The Federal Reserve has the appropriate level of monetary accommodation in place to let the economy reach "escape velocity" next year, a top Fed official said Monday.
"We continue to face powerful headwinds in the fiscal situation and the global economy," Chicago Federal Reserve Bank President Charles Evans told the CFA Society Chicago. But the economy "seems to be performing pretty well right now," he added, with the labor market, consumer spending and housing all improving.
By 2014, GDP growth should be between 3 percent and 4 percent, allowing the recovery to be self-sustaining, he said.
The Fed is buying $85 billion in Treasurys and mortgage-backed securities each month in a bid to spur growth and hiring by lowering borrowing costs. It has said it will keep buying assets until it sees substantial strengthening in the labor market. While it has made good progress, officials "need a little more time" before they can be confident that the "substantial" milestone has been reached, Evans said.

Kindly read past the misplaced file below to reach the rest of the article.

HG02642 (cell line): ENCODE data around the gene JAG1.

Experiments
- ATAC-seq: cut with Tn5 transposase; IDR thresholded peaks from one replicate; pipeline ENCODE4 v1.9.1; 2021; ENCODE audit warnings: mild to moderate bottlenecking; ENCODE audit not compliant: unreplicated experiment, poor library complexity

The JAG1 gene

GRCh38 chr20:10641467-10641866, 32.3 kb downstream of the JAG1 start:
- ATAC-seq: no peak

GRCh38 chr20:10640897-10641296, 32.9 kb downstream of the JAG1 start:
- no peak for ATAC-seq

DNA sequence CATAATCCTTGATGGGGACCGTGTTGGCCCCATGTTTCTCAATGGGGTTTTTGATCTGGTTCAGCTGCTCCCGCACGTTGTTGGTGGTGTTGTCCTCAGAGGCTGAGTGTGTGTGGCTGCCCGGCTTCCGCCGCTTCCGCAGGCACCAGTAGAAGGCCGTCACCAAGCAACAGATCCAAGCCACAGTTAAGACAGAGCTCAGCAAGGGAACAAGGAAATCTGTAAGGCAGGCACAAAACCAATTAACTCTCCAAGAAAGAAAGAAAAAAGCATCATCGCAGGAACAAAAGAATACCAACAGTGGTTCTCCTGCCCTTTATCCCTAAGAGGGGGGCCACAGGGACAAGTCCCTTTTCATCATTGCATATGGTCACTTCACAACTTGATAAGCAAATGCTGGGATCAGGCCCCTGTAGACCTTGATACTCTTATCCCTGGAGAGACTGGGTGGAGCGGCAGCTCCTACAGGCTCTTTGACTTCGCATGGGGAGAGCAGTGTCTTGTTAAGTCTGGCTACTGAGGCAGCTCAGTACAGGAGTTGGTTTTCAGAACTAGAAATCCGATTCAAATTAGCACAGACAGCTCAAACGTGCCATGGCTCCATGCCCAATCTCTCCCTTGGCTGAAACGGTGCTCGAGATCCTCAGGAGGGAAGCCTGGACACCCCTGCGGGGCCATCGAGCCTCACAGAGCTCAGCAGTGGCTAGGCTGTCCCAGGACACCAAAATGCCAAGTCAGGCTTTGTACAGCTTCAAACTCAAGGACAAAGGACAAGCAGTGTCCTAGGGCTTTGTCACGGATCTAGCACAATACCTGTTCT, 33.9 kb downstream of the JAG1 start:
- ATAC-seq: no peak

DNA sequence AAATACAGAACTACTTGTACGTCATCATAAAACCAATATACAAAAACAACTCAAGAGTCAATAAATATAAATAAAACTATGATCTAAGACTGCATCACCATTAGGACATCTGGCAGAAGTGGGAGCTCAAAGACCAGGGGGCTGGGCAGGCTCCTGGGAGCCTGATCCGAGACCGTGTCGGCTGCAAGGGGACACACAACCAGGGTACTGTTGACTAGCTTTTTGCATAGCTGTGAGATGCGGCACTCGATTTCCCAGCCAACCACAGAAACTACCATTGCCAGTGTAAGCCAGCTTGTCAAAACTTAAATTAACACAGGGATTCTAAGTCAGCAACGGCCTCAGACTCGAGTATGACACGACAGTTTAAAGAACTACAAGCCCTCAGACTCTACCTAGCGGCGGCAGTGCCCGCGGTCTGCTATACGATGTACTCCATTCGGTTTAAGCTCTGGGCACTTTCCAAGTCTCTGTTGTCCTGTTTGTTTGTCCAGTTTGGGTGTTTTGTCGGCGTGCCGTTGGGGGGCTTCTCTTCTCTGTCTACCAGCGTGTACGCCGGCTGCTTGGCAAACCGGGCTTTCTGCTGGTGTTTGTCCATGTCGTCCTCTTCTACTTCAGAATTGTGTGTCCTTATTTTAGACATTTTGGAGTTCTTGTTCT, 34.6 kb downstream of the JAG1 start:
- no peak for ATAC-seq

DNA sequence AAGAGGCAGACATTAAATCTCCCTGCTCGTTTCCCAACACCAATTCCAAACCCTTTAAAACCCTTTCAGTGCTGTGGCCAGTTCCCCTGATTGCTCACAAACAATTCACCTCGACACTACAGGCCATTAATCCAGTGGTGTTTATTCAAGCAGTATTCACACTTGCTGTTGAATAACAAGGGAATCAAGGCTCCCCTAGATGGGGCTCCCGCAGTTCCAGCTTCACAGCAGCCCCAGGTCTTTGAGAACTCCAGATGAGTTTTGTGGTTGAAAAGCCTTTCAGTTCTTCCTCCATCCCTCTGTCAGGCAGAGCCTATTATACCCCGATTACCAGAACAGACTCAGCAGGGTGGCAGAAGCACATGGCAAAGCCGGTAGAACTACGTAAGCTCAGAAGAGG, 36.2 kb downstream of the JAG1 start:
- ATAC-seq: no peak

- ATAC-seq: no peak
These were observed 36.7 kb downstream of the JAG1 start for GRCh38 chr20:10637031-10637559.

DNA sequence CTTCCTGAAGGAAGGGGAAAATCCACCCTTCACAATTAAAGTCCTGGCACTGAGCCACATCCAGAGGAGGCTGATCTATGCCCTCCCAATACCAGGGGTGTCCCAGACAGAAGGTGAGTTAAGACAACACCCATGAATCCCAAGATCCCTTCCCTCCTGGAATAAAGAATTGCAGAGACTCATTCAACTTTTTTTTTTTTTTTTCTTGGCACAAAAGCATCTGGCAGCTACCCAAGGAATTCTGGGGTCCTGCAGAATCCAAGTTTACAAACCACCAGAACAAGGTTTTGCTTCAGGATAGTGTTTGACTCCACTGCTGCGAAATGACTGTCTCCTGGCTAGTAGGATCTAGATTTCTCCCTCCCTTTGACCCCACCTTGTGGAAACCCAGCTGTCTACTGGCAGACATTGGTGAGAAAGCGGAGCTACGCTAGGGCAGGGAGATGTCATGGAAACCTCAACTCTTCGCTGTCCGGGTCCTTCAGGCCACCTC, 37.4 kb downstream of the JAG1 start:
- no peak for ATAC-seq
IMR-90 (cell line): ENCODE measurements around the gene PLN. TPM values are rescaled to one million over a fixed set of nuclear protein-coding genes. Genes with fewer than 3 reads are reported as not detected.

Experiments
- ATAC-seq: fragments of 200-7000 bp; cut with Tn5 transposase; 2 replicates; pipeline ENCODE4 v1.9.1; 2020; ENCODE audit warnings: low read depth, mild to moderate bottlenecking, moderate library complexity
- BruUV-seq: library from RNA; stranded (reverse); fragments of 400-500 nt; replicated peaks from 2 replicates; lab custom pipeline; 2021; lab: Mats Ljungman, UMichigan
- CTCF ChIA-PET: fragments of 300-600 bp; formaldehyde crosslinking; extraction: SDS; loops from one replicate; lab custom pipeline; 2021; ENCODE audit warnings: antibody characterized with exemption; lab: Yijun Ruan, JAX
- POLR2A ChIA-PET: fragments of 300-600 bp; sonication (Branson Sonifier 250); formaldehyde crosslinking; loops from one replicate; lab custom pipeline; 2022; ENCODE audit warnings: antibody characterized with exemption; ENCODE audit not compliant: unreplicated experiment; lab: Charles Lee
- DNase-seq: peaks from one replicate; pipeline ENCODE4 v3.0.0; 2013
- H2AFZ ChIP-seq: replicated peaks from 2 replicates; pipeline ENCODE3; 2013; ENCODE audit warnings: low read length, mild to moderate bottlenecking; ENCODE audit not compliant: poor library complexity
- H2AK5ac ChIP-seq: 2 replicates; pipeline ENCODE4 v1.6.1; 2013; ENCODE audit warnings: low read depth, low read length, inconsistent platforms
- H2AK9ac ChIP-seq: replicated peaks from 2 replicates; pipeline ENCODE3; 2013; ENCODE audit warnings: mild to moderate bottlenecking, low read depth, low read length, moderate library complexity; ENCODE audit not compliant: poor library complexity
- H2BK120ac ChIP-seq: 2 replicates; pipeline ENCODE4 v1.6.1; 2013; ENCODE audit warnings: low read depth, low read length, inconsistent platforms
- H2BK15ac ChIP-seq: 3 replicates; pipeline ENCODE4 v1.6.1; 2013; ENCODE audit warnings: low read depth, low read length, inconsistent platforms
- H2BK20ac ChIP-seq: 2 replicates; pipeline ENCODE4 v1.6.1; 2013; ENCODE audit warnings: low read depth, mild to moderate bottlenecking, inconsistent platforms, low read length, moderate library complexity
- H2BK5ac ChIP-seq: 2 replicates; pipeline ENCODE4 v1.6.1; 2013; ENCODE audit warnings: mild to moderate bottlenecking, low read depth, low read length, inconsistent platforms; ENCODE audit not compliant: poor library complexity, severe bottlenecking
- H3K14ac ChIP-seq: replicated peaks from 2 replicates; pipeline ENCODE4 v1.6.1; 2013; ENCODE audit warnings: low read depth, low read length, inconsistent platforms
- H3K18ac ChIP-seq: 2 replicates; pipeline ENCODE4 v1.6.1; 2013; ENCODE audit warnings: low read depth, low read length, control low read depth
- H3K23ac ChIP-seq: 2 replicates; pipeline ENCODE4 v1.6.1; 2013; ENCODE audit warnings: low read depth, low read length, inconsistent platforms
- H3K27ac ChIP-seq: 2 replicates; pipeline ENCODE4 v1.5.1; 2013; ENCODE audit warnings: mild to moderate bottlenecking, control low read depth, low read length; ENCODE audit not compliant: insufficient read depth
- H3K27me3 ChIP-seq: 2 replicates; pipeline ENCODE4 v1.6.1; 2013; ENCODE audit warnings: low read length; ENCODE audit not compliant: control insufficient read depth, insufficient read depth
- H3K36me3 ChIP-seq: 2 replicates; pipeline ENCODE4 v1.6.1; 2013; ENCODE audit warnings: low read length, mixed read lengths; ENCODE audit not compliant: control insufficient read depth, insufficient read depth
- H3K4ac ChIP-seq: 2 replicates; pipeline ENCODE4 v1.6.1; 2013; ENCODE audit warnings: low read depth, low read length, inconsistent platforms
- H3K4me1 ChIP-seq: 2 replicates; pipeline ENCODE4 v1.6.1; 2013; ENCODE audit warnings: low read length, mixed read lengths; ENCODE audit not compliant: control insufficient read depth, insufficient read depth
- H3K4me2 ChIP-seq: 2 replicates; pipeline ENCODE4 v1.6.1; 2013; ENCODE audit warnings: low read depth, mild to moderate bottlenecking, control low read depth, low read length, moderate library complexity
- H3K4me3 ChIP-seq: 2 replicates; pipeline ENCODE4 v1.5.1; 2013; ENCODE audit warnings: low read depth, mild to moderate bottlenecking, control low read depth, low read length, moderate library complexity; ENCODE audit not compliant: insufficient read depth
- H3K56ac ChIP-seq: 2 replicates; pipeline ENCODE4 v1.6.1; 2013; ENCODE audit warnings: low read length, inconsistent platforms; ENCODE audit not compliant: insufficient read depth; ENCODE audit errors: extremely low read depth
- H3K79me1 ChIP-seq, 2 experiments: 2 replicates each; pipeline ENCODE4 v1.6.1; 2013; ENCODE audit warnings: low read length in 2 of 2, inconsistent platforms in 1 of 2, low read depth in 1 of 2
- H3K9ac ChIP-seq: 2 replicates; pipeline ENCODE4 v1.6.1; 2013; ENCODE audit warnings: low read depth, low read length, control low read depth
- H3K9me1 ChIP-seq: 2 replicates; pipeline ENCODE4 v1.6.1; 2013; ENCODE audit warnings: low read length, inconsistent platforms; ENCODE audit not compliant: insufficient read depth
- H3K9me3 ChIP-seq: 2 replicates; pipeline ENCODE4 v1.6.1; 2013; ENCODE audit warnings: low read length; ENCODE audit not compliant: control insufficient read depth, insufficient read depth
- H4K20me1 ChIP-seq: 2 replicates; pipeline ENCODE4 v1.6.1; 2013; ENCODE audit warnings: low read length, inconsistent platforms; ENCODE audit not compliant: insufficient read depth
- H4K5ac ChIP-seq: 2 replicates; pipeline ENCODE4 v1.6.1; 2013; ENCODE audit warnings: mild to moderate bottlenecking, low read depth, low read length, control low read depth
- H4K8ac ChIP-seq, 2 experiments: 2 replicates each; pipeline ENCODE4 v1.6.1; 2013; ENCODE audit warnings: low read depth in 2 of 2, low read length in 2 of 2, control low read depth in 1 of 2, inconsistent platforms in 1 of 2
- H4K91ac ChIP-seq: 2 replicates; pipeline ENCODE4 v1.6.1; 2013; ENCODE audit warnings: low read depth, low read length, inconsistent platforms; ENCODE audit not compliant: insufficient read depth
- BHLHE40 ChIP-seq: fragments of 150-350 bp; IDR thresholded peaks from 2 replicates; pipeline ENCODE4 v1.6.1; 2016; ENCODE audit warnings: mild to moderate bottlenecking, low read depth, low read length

The Fed has also pledged to keep interest rates near zero until the unemployment rate falls to 6.5 percent, as long as inflation does not rise above 2.5 percent. Unemployment was 7.5 percent in April.